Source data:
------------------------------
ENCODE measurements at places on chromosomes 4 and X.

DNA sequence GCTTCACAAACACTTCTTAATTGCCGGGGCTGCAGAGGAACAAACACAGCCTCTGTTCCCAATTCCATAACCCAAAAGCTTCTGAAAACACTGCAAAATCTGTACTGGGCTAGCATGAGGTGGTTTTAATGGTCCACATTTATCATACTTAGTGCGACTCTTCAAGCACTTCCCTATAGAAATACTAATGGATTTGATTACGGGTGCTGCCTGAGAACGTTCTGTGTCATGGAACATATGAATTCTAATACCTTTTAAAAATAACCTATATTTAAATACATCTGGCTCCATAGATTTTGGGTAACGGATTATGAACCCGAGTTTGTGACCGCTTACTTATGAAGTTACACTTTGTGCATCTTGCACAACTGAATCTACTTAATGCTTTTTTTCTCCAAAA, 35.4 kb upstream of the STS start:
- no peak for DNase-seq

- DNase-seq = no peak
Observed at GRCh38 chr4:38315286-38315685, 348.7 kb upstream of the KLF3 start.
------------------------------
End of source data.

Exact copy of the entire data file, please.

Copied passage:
ENCODE measurements at places on chromosomes 4 and X.

DNA sequence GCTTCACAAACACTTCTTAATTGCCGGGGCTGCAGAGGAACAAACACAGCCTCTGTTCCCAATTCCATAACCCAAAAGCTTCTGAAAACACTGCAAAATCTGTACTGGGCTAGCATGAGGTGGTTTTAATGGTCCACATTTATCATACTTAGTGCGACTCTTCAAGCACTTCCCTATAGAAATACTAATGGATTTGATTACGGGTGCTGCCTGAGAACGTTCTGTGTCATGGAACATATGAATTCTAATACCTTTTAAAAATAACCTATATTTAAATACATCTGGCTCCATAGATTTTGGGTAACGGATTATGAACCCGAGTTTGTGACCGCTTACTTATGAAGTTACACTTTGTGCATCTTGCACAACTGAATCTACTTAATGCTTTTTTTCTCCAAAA, 35.4 kb upstream of the STS start:
- no peak for DNase-seq

- DNase-seq = no peak
Observed at GRCh38 chr4:38315286-38315685, 348.7 kb upstream of the KLF3 start.